This mid-market, between the smart home and big commercial buildings, is epitomized by local government buildings, small offices, leisure, retail, and entertainment facilities, as well as gyms, bars, and restaurant premises. Some of these facilities may even be smaller than some larger homes and many will have already adopted smart home devices over smart commercial building equivalents that have been designed and priced for larger scale spaces. However, like larger commercial buildings, small buildings typically require multiple sub-systems for environmental control, lighting, access control, security, and energy management, and other systems in line with regulations, activities, and preferences that we don’t see in the home.
“Managing costs is a significant factor for these businesses yet they currently lack the right resource to easily and centrally manage multiple building sites. A centralized, cloud-based system can drive smarter building operations to meet compliance requirements, energy savings, and market demands,” says Peter Fehl, president of Building Technologies at Honeywell. “Businesses that operate a portfolio of small- and medium-sized locations are facing greater challenges than ever and want to create a comfortable, safer, and healthier environment for their employees and guests.”
One solution to this mid-market conundrum is semantic tagging, a standardized system of metadata that allows smart devices to self-describe the information they generate. This not only makes sense of the data, to bring more value to applications, but also enables configuration wizards to rapidly integrate multiple subsystems into a complete smart building solution. Initiatives like Project Haystack, Brick Schema, and Real Estate Core have the potential to enable this kind of plug-and-play for small commercial buildings but only when manufacturers begin integrating support for these standards into their products.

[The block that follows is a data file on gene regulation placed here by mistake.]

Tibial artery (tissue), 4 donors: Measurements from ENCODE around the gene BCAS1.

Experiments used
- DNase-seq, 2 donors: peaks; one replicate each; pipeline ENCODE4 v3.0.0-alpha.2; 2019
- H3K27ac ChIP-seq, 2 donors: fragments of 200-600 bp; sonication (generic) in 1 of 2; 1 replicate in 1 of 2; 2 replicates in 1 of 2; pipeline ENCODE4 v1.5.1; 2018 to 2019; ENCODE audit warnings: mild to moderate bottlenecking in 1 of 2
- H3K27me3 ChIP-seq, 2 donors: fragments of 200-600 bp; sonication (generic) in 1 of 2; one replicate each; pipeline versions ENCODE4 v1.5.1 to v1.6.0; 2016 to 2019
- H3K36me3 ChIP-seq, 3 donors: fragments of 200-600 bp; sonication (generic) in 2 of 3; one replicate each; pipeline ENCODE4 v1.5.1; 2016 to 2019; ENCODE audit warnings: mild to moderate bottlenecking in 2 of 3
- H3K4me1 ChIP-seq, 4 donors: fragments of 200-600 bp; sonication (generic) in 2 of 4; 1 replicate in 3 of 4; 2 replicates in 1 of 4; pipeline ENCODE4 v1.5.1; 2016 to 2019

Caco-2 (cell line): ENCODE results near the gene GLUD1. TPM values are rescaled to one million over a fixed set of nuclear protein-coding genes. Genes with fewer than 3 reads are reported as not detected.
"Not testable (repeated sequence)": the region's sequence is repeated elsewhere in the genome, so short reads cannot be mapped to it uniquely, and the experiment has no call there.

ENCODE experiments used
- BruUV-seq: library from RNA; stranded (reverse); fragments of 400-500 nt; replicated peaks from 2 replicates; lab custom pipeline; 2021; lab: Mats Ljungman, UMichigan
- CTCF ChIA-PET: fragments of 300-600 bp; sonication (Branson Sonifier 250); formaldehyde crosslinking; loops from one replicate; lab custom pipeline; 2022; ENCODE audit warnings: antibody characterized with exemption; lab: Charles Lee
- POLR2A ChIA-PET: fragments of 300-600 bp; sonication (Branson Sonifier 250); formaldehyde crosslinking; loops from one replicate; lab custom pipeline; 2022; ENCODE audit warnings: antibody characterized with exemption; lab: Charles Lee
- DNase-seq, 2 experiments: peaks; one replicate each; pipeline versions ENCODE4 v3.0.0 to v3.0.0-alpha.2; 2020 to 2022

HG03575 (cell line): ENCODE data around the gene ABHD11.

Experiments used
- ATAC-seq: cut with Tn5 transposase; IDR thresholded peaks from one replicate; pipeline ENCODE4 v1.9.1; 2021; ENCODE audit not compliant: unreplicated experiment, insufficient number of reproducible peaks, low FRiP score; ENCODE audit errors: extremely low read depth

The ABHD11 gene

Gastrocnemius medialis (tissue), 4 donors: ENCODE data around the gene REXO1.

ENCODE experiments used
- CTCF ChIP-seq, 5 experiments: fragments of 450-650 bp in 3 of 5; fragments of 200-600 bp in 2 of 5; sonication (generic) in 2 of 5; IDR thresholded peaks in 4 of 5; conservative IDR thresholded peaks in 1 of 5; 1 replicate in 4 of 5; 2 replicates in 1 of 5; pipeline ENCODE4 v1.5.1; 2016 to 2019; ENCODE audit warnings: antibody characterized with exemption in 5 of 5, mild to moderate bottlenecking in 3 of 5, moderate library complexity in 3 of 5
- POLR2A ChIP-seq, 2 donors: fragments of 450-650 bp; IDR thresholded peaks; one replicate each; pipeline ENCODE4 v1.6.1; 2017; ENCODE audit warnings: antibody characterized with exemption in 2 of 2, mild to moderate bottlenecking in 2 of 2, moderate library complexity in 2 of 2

“Various companies providing IT infrastructure services for larger buildings are already proposing that specifications require that all services equipment to be connected must comply with an open standard for semantic tagging and data-modelling like Project Haystack, so as to simplify the integration process,” concludes Irwin. “Adoption of Haystack by equipment manufacturers would massively help in the mid-market segment, even if only at the level of documenting the data tags required for their specific equipment item since this would make template creation in the management software much easier. This new approach helps software applications to dynamically “learn” smart devices and utilize their data.”
The market for smart technology in small commercial buildings is large, untapped, and under increasing pressure to improve their building efficiency, operational performance, and occupant experience. An entirely new set of products and services built on a plug-and-play semantic tagging approach could emerge to fill the mid-market with small-scale commercial building systems and smart home-style devices for the various mid-market verticals. The long-established market appears ripe for an evolution that will bring green, intelligent, and human-centric benefits to the average building — a.k.a. the vast majority of building stock.